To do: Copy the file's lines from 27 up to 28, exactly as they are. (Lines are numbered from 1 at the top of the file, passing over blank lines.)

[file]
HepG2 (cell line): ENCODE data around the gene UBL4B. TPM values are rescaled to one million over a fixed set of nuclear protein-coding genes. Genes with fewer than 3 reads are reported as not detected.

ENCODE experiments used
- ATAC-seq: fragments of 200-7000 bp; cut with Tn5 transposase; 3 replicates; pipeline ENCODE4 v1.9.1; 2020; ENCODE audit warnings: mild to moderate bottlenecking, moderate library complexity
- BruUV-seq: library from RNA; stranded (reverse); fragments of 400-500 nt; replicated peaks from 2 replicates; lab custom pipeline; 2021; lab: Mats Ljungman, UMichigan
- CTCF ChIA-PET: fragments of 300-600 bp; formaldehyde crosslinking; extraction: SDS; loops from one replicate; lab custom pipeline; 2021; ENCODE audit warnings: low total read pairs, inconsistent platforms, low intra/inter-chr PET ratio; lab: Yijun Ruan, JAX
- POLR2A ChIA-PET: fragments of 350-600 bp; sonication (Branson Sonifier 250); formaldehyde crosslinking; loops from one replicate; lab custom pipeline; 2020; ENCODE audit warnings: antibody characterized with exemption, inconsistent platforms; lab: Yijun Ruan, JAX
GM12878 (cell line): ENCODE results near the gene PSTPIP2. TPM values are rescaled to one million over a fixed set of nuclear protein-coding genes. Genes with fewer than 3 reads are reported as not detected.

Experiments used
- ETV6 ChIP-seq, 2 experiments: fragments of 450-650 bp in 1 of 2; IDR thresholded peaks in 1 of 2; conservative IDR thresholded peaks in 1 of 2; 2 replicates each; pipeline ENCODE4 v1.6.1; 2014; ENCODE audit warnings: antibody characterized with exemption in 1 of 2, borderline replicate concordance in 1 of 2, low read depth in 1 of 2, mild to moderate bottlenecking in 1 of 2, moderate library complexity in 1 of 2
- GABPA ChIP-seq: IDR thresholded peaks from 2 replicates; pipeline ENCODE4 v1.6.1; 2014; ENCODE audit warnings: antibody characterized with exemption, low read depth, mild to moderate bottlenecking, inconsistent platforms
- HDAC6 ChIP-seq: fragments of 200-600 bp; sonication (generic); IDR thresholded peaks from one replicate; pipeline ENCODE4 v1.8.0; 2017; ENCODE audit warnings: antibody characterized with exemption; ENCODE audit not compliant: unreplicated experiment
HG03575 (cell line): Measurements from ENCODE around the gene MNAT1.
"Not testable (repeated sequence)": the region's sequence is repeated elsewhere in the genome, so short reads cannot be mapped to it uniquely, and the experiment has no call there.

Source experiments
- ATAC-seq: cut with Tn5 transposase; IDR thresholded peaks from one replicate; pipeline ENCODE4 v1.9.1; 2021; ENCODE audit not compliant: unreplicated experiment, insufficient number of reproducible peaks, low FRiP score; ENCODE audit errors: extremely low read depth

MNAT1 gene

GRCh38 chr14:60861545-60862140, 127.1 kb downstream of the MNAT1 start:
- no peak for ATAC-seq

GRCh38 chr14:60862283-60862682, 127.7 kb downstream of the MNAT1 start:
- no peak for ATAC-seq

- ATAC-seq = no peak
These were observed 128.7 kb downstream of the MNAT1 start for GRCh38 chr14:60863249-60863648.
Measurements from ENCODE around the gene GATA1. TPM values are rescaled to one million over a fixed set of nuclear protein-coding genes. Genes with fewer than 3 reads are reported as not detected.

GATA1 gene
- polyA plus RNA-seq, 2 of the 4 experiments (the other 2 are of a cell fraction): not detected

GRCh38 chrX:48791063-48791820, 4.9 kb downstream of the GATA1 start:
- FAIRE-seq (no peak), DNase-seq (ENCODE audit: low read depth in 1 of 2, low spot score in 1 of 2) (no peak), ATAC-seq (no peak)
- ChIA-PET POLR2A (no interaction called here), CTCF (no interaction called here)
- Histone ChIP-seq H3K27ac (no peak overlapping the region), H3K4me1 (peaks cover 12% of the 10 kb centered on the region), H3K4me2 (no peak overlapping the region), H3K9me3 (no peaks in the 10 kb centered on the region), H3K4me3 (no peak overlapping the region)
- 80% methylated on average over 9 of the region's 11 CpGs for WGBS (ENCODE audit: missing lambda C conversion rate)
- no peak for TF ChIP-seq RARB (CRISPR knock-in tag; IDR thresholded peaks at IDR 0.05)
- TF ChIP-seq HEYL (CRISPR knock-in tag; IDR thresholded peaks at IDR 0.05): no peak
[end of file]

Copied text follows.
- FAIRE-seq (no peak), DNase-seq (ENCODE audit: low read depth in 1 of 2, low spot score in 1 of 2) (no peak), ATAC-seq (no peak)
- ChIA-PET POLR2A (no interaction called here), CTCF (no interaction called here)